Cross Country Checkup

Conservatives will focus on 'key domestic priorities' with cuts to foreign aid, says O'Toole

Conservative Party candidate Erin O'Toole took calls from Cross Country Checkup listeners during the show’s recurring Ask Me Anything segment and answered questions on international aid and relations with China and Israel.

Party platform pledges to cut foreign aid by $1.5 billion, reallocate funds from certain countries

Conservative Party candidate Erin O'Toole took calls from listeners during an Ask Me Anything segment Sunday on Cross Country Checkup. (Justin Tang/Canadian Press)

Conservative Party candidate Erin O'Toole says his party's pledge to cut foreign aid spending will better help Canadians at home.

"We are going to draw back on the total budget by about 25 per cent and refocus on some priorities in Canada right now," he told Cross Country Checkup host Duncan McCue on Sunday.

"We've heard loud and clear from families struggling with disabilities at home, seniors, a whole range of things that we want to focus on at home."

O'Toole, who was the opposition shadow minister for Foreign Affairs, took calls from listeners during the show's recurring Ask Me Anything segment.

During the 30-minute call-in, McCue pressed O'Toole on how a Conservative government would cut $1.5 billion in foreign aid, which the party promised in their platform released Friday.

WATCH: Erin O'Toole and Liberal Party candidate Patty Hajdu take listeners' calls on Cross Country Checkup

O'Toole says that the party is focused on doing "foreign development aid a little bit smarter." That includes a cut to Canada's foreign aid budget and reallocating international aid based on a country's ranking on the United Nations Human Development Index.

"At the end of the, day governing is about choices and Andrew Scheer has indicated that we want to focus on a few key domestic priorities in the short term while also doing a whole range of things internationally," O'Toole said.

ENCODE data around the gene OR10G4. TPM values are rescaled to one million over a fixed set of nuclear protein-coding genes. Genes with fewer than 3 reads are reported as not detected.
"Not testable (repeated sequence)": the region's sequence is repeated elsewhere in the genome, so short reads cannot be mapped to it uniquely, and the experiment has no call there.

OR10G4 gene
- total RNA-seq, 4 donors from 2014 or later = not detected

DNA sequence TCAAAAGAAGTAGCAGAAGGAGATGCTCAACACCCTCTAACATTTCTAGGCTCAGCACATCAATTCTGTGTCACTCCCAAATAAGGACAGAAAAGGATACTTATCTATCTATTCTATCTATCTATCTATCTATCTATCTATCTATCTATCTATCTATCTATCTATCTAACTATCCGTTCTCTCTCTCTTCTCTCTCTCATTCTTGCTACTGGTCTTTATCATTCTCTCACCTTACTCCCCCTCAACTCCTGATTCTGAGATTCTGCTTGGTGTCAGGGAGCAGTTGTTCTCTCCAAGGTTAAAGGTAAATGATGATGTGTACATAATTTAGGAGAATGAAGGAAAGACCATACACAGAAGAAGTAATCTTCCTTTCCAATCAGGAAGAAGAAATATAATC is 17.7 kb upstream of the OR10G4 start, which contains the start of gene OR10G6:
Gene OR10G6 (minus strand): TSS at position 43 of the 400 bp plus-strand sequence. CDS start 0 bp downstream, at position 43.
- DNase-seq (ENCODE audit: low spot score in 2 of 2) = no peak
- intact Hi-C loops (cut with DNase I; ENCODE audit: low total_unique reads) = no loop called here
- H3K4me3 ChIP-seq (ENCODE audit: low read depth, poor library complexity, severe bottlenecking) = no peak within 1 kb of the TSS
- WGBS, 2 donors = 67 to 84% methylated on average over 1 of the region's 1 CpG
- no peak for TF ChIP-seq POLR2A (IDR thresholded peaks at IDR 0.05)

That means countries high on the HDI, such as Brazil, Argentina and Italy, would no longer receive funding, he says. 

Relations with China

Calling from Ottawa, Matthew Phillips asked O'Toole how the Conservatives would handle Canada's relationship with China after the arrest of Huawei CFO Meng Wanzhou.

O'Toole called the situation "the most significant diplomatic dispute that we have," and pointed fingers at the Liberals for not doing enough when China fought back, placing restrictions on Canadian canola imports.

"The fact that the Trudeau government didn't bring a [World Trade Organization] challenge when China stopped receiving shipments of our canola, for example, was not the right course of action," he said. "We should use the trade remedies that are there."

O'Toole says that Liberal Leader Justin Trudeau should have addressed China directly following the arrest of Meng Wanzhou. (Darryl Dyck/The Canadian Press)

He added that the Trudeau government showed disrespect by not speaking directly with Chinese officials in the days following Wanzhou's arrest.

A Conservative government, he says, will do a "reset" on relations.

"What we need to do is ... make sure that China knows that dealing with Canada will be a peer-to-peer relationship and that we will push back when needed," he said.

Declaring Jerusalem as capital of Israel

The Conservative Party pledged in their platform to recognize Jerusalem as the capital of Israel and committed to moving Canada's embassy to that city.

The move comes after President Donald Trump controversially relocated the United States' embassy to Jerusalem from Tel Aviv last year.

Asked why it was part of the Conservative's platform, O'Toole said that Israel should have the right to determine its own capital.

"The Knesset, which I've visited, is in Jerusalem, as is their foreign affairs, their Supreme Court [and] a number of the institutions of state," he said.

Conservative leader Andrew Scheer addresses the media following the unveiling of his parties platform Friday, Oct. 11, 2019. Checkup requested Scheer take part in an Ask Me Anything segment. (Jonathan Hayward/Canadian Press)

O'Toole adds that declaring Israel's capital to be Jerusalem is key to a two-state solution, which would see independent states of Israel and Palestine.

"Recognizing that [Jerusalem as capital] now, which we will do, is not in any way going to hold back a two-state solution," O'Toole said.

Cross Country Checkup requested the leaders of the Liberal, Conservative, Green and New Democratic parties take part in an Ask Me Anything session. Read and listen to our previous AMA segments with federal election candidates:

Written by Jason Vermes. Produced by Richard Raycraft. To hear the full Ask Me Anything segment with Conservative Party candidate Erin O'Toole, download our podcast or click Listen above.

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